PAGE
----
Sushi outlet operator and his accountant fined $200,000 for “calculated and deliberate” underpayment of foreign workers
Thursday, January 25, 2018/
A New South Wales sushi outlet operator and an accountant have been slugged close to $200,000 in penalties for their part in an unlawful internship program that exploited young overseas workers.
Kjoo Pty Ltd, which runs the Masaki sushi outlet at Stockland Shellharbour Shopping Centre, was penalised in the Federal Circuit Court after it found the business underpaid three foreign workers a total of $51,025 between September 2014 and July 2015.
The company itself was penalised $161,760, with the manager and part-owner fined $32,352 for his part in the contraventions.
The mananger’s accountant was also fined $4,608 for his part in preparing false records submitted during the Fair Work Ombudsman’s investigation.
The three underpaid workers were all women from Korea on 417 working holiday visas, aged between 20 and 21 and spoke little English.
The staff members were studying at a college in Korea and came to Australia for “work experience” under an agreement the sushi outlet had formed with the college.
Under the purported internship arrangement, the workers were paid flat rates of between $12 and $13.50 per hour in cash.
The Fair Work Ombudsman questioned the amounts, arguing such an arrangement was not authorised under Australian law because the work performed at Masaki was not a formal part of the workers’ college studies.
The workers were found instead to be entitled to minimum pay and penalty rates that apply under the Fast Food Industry Award 2010 – with hourly rates ranging from $16.67 to $18.99 plus casual loadings and penalty rates ranging from $23 to $47 an hour.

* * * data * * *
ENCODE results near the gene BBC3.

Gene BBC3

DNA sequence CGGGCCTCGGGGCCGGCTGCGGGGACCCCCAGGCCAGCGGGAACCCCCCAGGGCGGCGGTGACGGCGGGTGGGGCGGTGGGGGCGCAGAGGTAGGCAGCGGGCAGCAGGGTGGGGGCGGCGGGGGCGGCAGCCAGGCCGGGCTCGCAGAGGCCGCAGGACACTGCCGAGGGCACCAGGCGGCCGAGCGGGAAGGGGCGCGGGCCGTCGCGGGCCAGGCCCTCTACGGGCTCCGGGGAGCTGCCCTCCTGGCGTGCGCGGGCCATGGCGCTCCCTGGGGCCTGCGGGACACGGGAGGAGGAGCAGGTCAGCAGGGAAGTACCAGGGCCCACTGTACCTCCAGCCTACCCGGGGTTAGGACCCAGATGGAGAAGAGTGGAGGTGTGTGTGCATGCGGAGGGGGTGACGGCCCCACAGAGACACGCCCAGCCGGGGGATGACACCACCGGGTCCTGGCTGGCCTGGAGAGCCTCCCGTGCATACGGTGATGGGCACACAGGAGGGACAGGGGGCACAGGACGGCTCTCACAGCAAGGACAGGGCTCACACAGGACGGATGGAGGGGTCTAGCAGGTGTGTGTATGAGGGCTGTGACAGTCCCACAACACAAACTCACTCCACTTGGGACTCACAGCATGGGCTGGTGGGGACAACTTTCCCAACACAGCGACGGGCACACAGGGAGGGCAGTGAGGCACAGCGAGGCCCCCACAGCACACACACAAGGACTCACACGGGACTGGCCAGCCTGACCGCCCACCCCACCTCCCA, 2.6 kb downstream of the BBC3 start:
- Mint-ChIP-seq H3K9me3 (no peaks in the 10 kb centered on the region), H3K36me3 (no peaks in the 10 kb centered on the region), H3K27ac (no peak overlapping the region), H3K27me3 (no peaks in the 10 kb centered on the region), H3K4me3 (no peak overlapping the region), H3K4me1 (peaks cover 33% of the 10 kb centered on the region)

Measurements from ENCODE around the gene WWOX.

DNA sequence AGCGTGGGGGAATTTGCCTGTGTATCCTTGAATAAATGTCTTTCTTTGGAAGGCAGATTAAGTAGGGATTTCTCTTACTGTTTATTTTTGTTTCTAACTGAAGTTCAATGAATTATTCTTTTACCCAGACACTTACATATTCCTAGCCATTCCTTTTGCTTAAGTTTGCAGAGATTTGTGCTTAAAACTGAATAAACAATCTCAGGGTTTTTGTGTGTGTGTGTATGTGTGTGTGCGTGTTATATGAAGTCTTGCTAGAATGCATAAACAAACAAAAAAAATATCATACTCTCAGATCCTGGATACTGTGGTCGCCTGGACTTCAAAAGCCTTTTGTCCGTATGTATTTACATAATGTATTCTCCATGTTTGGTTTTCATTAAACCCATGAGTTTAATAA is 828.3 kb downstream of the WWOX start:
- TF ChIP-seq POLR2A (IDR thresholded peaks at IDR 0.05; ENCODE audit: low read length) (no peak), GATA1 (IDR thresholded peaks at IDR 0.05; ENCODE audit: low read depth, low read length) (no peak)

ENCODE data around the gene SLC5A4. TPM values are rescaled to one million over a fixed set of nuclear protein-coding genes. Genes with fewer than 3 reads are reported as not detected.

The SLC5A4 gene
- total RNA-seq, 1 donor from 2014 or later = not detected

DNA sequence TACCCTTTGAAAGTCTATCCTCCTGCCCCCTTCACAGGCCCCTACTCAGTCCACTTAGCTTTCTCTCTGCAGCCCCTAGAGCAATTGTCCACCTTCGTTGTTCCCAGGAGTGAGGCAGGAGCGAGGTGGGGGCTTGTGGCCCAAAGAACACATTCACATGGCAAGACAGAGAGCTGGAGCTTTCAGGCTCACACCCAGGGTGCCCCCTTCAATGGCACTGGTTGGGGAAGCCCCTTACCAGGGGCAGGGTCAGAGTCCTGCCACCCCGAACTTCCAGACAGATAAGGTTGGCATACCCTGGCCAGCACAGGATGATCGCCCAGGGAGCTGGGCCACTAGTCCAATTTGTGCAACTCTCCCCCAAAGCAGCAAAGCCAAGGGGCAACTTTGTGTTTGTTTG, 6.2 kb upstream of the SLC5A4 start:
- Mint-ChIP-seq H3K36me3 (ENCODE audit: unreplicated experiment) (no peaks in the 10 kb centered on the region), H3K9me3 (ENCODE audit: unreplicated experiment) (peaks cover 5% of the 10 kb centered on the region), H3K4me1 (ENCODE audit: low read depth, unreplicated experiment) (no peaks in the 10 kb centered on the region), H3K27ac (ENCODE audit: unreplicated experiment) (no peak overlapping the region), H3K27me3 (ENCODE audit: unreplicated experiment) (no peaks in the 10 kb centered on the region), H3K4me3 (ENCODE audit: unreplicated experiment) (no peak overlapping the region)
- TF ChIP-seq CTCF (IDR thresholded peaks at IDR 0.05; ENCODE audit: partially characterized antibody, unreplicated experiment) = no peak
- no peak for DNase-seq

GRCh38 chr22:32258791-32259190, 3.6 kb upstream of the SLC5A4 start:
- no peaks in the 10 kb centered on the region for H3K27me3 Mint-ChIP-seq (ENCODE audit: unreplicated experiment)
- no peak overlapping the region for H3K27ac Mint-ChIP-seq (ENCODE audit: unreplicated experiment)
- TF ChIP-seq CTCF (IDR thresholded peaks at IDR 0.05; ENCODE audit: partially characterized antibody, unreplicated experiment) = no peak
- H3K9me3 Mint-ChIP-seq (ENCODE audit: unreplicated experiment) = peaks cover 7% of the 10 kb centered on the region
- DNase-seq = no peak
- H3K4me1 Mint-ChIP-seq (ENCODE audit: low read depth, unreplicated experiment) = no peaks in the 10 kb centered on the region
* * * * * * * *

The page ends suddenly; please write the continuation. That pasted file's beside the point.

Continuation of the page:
Unlawful deductions were also found to have been made from the workers’ wages for accommodation.
The underpayments were rectified prior to the case going to court.
Judge Philip Dowdy was scathing in his judgment, saying there had been a “deliberate, intentional and informed decision by [the company], through [the manager], to underpay the employees to gain a financial advantage for its business.”
In addition, he labelled the creation of false documentation in the course of the investigation as “the highest level of dishonesty.”
He was just as critical of the accountant, saying that as a practising accountant he had breached fundamental obligations of the profession.
Such cases becoming more common
Director of Viridian Lawyers, Richard Prangell, says such cases are becoming all too common.
“It’s a disappointing example. There are so many resources for business owners to get up to speed with Australian employment law,” he says.
“This seems to be a relatively conscious attempt on the director’s part to circumvent [the law].”
A key take away from this case is the ombudsman’s willingness to go after individuals involved rather than just the companies.
“What’s quite notable here is that they fined the director, not just the company – doubly so that they issued a fine against the accountant,” he says.
“Business advisers generally might come under the scrutiny of the ombudsman and therefore potentially face fines for their roles in contraventions.”
Damin Murdock, principal lawyer at MurdockCheng Legal Practice, says a key element of this case is the company’s use of an “internship arrangement” that failed to meet the vocational placement definition under the Fair Work Act.
“Vocational placement under the Fair Work Act is permitted for voluntary experience on an unpaid basis,” he explains.
“But for it to be eligible to be a vocational placement, there’s a requirement for that work experience to be a requirement of an education or training course and that it has to be an authorised arrangement.
“But in this scenario, it looks like a sham because there appeared to be no connection between the training course and the work experience in the sushi restaurant.”
Murdock says the accountant’s role in providing false documents should also serve as a warning.
“They’ve brought a claim against the accountant too because he has falsified payslips and in doing that, he was aiding and abetting Kjoo in misleading and deceiving the Fair Work Ombudsman in the investigation.”
SmartCompany was unable to reach Masaki sushi for comment.
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